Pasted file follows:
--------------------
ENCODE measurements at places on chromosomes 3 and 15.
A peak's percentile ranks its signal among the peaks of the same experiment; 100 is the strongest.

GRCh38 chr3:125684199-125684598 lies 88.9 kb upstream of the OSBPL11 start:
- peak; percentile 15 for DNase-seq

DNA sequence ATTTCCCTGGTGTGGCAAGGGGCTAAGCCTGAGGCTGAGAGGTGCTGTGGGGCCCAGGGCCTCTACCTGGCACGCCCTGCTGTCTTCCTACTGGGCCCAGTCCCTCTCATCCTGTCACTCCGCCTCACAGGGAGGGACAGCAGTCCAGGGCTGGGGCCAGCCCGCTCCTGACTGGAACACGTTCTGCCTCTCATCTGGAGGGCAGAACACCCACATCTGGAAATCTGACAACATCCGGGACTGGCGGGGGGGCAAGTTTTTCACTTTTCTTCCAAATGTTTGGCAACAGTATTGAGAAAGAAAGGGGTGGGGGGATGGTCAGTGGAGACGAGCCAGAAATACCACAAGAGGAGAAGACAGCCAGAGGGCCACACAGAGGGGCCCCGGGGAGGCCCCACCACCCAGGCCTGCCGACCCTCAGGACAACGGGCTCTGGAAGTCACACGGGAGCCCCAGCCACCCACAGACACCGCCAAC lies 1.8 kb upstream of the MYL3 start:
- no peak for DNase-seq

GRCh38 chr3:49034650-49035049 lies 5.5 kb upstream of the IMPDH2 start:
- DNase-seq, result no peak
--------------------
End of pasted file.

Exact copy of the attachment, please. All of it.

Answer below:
ENCODE measurements at places on chromosomes 3 and 15.
A peak's percentile ranks its signal among the peaks of the same experiment; 100 is the strongest.

GRCh38 chr3:125684199-125684598 lies 88.9 kb upstream of the OSBPL11 start:
- peak; percentile 15 for DNase-seq

DNA sequence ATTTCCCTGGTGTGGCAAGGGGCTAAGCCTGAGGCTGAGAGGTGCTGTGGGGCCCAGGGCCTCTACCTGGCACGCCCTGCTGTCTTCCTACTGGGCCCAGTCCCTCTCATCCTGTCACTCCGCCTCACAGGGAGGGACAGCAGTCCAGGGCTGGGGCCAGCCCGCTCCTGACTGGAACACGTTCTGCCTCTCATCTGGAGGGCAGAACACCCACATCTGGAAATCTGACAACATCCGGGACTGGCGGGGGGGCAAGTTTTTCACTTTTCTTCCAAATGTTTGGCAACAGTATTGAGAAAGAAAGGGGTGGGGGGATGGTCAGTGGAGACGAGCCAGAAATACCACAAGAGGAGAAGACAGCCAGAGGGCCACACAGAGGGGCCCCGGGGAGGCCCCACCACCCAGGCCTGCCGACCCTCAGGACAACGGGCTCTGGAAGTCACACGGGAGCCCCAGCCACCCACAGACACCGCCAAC lies 1.8 kb upstream of the MYL3 start:
- no peak for DNase-seq

GRCh38 chr3:49034650-49035049 lies 5.5 kb upstream of the IMPDH2 start:
- DNase-seq, result no peak